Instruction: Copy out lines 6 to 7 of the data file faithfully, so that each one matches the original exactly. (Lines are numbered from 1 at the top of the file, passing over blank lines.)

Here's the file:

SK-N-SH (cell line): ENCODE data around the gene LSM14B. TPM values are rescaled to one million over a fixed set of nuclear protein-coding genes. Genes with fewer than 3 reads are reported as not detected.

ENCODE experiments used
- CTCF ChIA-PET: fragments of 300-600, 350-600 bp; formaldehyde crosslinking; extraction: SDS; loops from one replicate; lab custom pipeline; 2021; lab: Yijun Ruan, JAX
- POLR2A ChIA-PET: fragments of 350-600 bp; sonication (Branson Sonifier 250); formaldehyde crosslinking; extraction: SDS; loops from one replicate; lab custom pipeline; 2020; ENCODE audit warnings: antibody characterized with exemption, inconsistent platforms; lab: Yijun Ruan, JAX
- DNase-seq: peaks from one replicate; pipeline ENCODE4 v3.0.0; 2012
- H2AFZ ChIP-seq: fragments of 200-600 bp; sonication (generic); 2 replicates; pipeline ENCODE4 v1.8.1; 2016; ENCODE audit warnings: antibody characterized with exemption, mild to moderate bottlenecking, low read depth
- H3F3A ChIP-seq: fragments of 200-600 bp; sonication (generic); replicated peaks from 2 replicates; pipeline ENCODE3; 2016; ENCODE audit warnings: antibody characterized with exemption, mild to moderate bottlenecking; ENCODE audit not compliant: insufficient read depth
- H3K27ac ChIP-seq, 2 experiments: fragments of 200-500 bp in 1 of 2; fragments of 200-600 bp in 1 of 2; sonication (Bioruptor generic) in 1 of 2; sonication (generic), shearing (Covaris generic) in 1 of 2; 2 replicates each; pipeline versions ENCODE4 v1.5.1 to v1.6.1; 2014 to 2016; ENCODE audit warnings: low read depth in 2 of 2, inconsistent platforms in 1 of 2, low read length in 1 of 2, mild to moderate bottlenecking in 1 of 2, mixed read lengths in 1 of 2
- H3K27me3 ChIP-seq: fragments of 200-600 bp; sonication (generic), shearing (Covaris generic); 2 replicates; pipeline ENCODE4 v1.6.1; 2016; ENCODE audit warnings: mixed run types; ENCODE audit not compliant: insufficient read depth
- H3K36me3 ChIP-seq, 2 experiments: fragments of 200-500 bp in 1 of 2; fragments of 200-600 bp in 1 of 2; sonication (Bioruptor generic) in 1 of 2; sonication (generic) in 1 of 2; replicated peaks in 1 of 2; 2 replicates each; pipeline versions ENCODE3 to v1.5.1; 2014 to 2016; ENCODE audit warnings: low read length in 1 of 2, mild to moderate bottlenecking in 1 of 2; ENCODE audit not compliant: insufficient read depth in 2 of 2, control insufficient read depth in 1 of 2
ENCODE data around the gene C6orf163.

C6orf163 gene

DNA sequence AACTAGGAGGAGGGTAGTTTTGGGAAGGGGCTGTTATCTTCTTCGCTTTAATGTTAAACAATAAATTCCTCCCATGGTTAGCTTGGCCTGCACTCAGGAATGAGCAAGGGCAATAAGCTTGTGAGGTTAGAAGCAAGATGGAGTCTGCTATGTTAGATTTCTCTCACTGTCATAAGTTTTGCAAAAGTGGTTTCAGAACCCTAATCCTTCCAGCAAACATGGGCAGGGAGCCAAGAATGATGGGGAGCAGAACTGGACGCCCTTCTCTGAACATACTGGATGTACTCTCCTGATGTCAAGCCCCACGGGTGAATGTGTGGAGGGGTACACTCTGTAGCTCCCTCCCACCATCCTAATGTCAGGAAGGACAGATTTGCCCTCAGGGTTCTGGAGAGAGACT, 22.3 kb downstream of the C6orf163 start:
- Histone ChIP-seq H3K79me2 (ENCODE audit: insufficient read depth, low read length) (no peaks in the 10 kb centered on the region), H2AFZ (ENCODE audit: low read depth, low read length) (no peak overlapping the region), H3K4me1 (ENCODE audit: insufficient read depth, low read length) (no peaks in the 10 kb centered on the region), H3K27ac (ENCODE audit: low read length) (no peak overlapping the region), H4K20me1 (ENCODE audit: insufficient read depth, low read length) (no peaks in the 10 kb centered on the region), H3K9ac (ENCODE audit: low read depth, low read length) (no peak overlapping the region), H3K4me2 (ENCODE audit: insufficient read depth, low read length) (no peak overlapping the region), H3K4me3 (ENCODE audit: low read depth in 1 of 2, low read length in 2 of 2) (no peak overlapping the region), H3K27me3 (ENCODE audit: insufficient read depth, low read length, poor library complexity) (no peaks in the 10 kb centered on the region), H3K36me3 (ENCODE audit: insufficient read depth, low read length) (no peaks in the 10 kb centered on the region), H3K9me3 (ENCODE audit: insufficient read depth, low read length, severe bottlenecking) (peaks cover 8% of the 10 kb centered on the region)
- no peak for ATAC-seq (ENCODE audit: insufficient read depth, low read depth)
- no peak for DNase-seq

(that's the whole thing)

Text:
- H2AFZ ChIP-seq: fragments of 200-600 bp; sonication (generic); 2 replicates; pipeline ENCODE4 v1.8.1; 2016; ENCODE audit warnings: antibody characterized with exemption, mild to moderate bottlenecking, low read depth
- H3F3A ChIP-seq: fragments of 200-600 bp; sonication (generic); replicated peaks from 2 replicates; pipeline ENCODE3; 2016; ENCODE audit warnings: antibody characterized with exemption, mild to moderate bottlenecking; ENCODE audit not compliant: insufficient read depth